nep-exp New Economics Papers
on Experimental Economics
Issue of 2021‒06‒21
27 papers chosen by

  1. How (un-)informative are experiments with “standard subjects” for other social groups? – The case of agricultural students and farmers By Gruener, Sven; Lehberger, Mira; Hirschauer, Norbert; Mußhoff, Oliver
  2. Estimating Social Preferences and Gift Exchange with a Piece-Rate Design By DellaVigna, Stefano; List, John; Malmendier, Ulrike M.; Rao, Gautam
  3. Gain and loss framing to encourage effort provision: An experiment By Buckley, P.; Roussillon, B.; Teyssier, S.
  4. Gender and psychological pressure in competitive environments By Alison L. Booth; Patrick Nolen
  5. Veto power and coalition formation in the commons: an experiment By Marc Willinger; Oussama Rhouma; Klarizze Puzon
  6. The roots of cooperation By Zvonimir Bašić; Parampreet C. Bindra; Daniela Glätzle-Rützler; Angelo Romano; Matthias Sutter; Claudia Zoller
  7. Yes, You Can! Effects of Transparent Admission Standards on High School Track Choice: A Randomized Field Experiment By Tamás Keller; Károly Takács; Felix Elwert
  8. The Experience Is (Not) Everything: Sequential Outcomes and Social Decision-Making By Johannes Buckenmaier; Eugen Dimant
  9. Impure Impact Giving and the Regional Scope of Charities By Andreas Lange; Claudia Schwirplies
  10. Bioelectrical brain activity can predict prosocial behavior By Mikhail Kunavin; Tatiana Kozitsina; Mikhail Myagkov; Irina Kozhevnikova; Mikhail Pankov; Ludmila Sokolova
  11. Calamities, Common Interests, Shared Identity: What Shapes Altruism and Reciprocity? By Cevat Giray Aksoy; Antonio Cabrales; Mathias Dolls; Ruben Durante; Lisa Windsteiger
  12. Earnings Information and Public Preferences for University Tuition: Evidence from Representative Experiments By Philipp Lergetporer; Ludger Woessmann
  13. The Influence of Empirical and Normative Expectations on Cooperation By Felix Kölle; Simone Quercia
  14. Children's Patience and School-Track Choices Several Years Later: Linking Experimental and Field Data By Silvia Angerer; Jana Bolvashenkova; Daniela Glätzle-Rützler; Philipp Lergetporer; Matthias Sutter
  15. Lab-in-the-Field Experiments: Perspectives from Research on Gender By Lata Gangadharan; Tarun Jain; Pushkar Maitra; Joe Vecci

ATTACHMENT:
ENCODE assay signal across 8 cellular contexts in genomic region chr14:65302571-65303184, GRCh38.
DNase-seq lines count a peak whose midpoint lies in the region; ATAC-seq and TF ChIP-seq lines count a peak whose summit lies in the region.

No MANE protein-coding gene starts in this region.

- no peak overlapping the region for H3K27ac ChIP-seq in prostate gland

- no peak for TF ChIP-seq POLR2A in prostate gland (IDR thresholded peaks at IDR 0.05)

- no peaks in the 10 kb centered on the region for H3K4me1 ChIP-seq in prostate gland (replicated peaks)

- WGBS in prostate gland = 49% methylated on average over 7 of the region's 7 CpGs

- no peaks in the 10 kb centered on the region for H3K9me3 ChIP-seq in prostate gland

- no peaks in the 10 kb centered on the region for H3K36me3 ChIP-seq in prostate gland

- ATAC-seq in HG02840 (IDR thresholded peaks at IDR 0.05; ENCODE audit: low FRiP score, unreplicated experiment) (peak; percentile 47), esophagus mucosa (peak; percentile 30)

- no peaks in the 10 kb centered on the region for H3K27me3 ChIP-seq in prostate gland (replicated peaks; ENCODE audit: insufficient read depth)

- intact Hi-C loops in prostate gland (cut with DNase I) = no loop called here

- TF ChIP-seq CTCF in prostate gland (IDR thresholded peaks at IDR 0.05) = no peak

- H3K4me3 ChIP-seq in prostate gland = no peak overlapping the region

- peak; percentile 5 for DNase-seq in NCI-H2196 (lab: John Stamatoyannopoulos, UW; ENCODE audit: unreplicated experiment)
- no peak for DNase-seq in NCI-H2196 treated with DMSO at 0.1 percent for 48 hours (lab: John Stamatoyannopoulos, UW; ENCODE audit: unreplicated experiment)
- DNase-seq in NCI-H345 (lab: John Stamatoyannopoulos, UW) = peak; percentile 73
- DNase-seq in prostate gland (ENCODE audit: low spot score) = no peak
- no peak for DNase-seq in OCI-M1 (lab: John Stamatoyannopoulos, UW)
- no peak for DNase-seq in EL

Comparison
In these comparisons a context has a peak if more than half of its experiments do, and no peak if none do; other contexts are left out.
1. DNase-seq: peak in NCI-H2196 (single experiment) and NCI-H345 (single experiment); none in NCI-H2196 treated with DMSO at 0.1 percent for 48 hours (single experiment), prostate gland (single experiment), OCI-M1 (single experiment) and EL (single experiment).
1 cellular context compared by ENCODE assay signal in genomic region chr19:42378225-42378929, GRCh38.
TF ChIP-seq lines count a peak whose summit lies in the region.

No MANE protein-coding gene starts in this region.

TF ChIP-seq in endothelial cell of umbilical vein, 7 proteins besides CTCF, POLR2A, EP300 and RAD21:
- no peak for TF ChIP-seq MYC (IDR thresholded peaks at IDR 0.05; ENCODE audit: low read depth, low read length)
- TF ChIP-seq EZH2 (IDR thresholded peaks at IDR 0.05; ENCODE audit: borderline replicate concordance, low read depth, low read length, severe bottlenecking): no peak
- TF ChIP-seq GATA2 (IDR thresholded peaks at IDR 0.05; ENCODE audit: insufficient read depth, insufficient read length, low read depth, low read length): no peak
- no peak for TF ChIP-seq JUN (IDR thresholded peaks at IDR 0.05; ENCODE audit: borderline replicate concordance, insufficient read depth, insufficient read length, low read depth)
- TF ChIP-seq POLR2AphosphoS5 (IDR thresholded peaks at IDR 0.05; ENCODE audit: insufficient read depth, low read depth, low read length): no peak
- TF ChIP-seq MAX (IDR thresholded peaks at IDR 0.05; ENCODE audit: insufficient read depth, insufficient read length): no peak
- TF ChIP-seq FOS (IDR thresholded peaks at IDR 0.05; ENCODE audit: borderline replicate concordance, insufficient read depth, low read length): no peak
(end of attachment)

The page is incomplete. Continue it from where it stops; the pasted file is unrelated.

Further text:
16. Demand response in the workplace: A field experiment By Llerena, D.; Roussillon, B.; Teyssier, S.; Buckley, P.; Delinchant, B.; Ferrari, J.; Laranjeira, T.; Wurtz, F.
  17. Parallel Markets in School Choice By Afacan, Mustafa Oguz; Evdokimov, Piotr; Hakimov, Rustamdjan; Turhan, Bertan
  18. Winmail3: An automated email package with an application to correspondence audit tests By Luca Fumarco; S. Michael Gaddis; Iain Snoddy
  19. Back from Israel: The Causal Impacts of Training in Modern Farms on Smallholder Cultivation in Nepal By Ram Fishman; Michal Eliezer; Maya Oren
  20. Contrasting effects of information sharing on common-pool resources extraction behavior: experimental findings By Dimitri Dubois; Stefano Farolfi; Phu Nguyen-Van; Juliette Rouchier
  21. The Resilience of FDI to Natural Disasters through Industrial Linkages By Shusaku Sasaki; Tomoya Saito; Fumio Ohtake
  22. Social Media and Xenophobia: Evidence from Russia By Bursztyn, Leonardo; Egorov, Georgy; Enikolopov, Ruben; Petrova, Maria
  23. Obfuscation in competitive markets By Ernst Fehr; Keyu Wu
  24. The Behavioural Mechanisms of Voluntary Cooperation in WEIRD and Non-WEIRD Societies By Till O. Weber; Benjamin Beranek; Simon Gaechter; Fatima Lambarraa-Lehnhardt; Jonathan F. Schulz
  25. Equal division among the few: an experiment about a coalition formation game By Yukihiko Funaki; Emmanuel Sol; Marc Willinger
  26. Does university prestige lead to discrimination in the labour market? Evidence from a labour market field experiment in three countries By Mihut, Georgiana
  27. Cash versus Kind: Benchmarking a Child Nutrition Program against Unconditional Cash Transfers in Rwanda By Craig McIntosh; Andrew Zeitlin

  1. By: Gruener, Sven; Lehberger, Mira; Hirschauer, Norbert; Mußhoff, Oliver